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posted 1 Sept 2015, 20:20 by Gerry Kangalee
Even as McLeod stepped up to receive the nation's highest award for disservice to labour one could not help but wonder how the once mighty have sold out. Back in the day before and just after he succeeded George Weekes, and he did not need to have his coif done by De Couteau's hair stylist, the Union was powerful and progressive.

That was the era of the book fairs, visits from revolutionaries from Liberia, South Africa, Guyana, Tanzania, Zimbabwe and Grenada. The O.W.T.U was the headquarters of the anti- apartheid struggle in the region. Free zones, privatisation and wage cuts were the order of the day and would have succeeded completely but for the progressive unions led by the OWTU.

Donna Coombs had built up a first class library and students and researchers were common place. You could walk into the library and meet Ron Ramdin, a well know British based local author or the great Jamaican economist, George Beckford, or the revolutionary Walter Rodney. The feature address on Labour Day was a significant media event. Even George's defection to the other side did not stop the work for which he had laid the foundations.

Sydney "Bullmoose" Knox, king of Neal and Massy and the right wing which Basdeo Panday warned of was on the warpath. Cecil Paul would tell of battles he fought sometimes with Ken Gordon who was in the cabinet helping to run Napoleon Robinson in their direction

The message, then duly recorded not on Facebook or You Tube but laboriously by hand or on tape to be transcribed then was different. It was 'war, war, war’. This writer remembers in his first interview, McLeod saying "They have pacified George Weekes''. More experienced field commanders would advise “General Strike”, as Jimmy Singh labelled him, to pick battles and not threaten to 'shut down the kiss me…. place' every Monday morning. But with Errol Kelvin lyrics were plentiful, but action sparse.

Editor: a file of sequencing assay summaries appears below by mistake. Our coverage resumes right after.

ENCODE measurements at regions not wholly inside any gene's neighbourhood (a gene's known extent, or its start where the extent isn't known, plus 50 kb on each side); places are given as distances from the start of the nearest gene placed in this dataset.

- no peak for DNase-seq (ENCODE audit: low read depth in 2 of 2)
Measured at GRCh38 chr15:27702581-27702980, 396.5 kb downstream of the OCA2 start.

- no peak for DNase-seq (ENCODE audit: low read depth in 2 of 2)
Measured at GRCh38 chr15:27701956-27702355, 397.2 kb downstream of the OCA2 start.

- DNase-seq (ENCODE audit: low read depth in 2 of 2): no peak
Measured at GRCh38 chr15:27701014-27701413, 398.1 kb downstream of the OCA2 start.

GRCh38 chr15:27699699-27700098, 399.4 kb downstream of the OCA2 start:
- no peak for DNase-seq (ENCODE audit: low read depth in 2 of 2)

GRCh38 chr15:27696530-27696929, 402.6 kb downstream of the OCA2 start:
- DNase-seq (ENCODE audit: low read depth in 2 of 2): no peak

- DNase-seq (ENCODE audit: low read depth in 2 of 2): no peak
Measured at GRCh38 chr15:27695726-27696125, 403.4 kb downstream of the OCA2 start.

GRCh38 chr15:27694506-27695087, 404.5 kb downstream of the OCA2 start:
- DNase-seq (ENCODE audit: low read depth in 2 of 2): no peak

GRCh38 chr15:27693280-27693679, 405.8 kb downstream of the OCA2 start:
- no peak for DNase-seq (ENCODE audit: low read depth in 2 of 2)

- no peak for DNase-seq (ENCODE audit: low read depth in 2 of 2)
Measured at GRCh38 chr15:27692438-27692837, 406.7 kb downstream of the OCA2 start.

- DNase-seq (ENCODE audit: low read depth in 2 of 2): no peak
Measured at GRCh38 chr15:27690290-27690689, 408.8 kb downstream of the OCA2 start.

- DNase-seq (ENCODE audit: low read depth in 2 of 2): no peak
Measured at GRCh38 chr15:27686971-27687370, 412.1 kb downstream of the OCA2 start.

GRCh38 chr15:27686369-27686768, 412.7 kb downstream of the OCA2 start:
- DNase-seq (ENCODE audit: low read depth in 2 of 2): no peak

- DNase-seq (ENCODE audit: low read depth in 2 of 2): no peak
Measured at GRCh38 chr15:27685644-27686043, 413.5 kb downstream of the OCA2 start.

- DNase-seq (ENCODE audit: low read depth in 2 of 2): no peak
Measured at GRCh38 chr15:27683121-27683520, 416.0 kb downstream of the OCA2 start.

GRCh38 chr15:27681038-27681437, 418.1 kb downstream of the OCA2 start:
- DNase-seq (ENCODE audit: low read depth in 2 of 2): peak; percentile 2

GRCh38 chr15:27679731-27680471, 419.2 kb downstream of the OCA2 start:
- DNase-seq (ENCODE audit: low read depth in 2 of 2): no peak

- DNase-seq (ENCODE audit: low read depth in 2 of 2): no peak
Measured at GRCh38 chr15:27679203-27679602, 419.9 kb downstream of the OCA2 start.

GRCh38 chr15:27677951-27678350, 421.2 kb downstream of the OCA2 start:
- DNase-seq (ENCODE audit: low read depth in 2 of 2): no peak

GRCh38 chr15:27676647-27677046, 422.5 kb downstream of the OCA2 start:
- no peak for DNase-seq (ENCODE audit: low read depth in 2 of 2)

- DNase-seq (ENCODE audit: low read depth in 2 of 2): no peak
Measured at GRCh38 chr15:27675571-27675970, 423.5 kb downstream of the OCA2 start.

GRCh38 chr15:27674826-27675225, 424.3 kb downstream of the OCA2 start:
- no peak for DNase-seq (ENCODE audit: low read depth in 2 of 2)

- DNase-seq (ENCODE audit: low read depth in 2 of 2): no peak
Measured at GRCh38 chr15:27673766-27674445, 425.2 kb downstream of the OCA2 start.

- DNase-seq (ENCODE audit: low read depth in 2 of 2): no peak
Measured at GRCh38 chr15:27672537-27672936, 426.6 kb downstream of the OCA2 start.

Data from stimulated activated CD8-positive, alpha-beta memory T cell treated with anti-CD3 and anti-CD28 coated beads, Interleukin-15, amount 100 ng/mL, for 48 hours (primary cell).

Alas this was smoke and mirrors as this Pee Gee had a clearly different agenda and was indeed uncomfortable with radical, progressive trade unionism. Those closer to him saw and knew it earlier but it became more apparent as his term in office went on. Here was someone who earned the total contempt of that working class icon Joe Young whom he felt he could compromise..

That is why he probably never heard Joe Young's absolutely scornful response to the same offer to which he has succumbed. His response to the criticisms of his former colleagues is instructive. Real people, gave him this award, he said. He had no time with non-entities (including those from the political party of which he was once the leader).

Power in the OWTU was consolidated by compromise agreements, isolation and/or removal of the militants in the Union, promotion of sycophants and persistent talk of reported election fraud. By the time he left on a high note, which included high end car, house and marvellous retirement benefits, the Union had in many ways become its opposite, almost a bureaucracy.

The transition to UNC government and Cabinet therefore was seamless. Freed of the need to appear to be defending workers' interest he assumed what seemed to be his natural self and has spent a quiet five years on the other side. Oh, there were the usual and anticipated anti-worker outbursts or frustrations. After all the promises, domestic workers are still not recognised as workers; contract labour continues to infest the public sector; the Recognition Board, which had no Board for a year, continues to chug along at pedestrian pace;; the Industrial Relations Act still denies basic worker rights, there is no basic conditions of work legislation. His greatest achievement: he increased maternity leave by one week!

After all, the real power lay with Jack and Moonie and Suruj. He was easily placated with gestures, like being made acting Prime Minister more than anyone else.

So as he received his distinguished award from a government often referred to as most corrupt, the other cronies must be crying or cussing or sucking their teeth. He was 'sent to do a job' on the working class and in doing so has done very well for himself. Was the medal offered to him? I think not! Why give it to him? The strong suspicion is that he pleaded for it…to go along with his other accolades.

Is that the end of the story? No! Part two was written at the Hyatt last Wednesday when the 'leader' of the JTUM signed an MOU with the PNM. The ‘leader’ of the JTUM happens to be Errol's successor in the union and lives a similar ‘C.E.O lifestyle' with a significantly depleted membership base.

Are we seeing the rise of Ancel McLeod?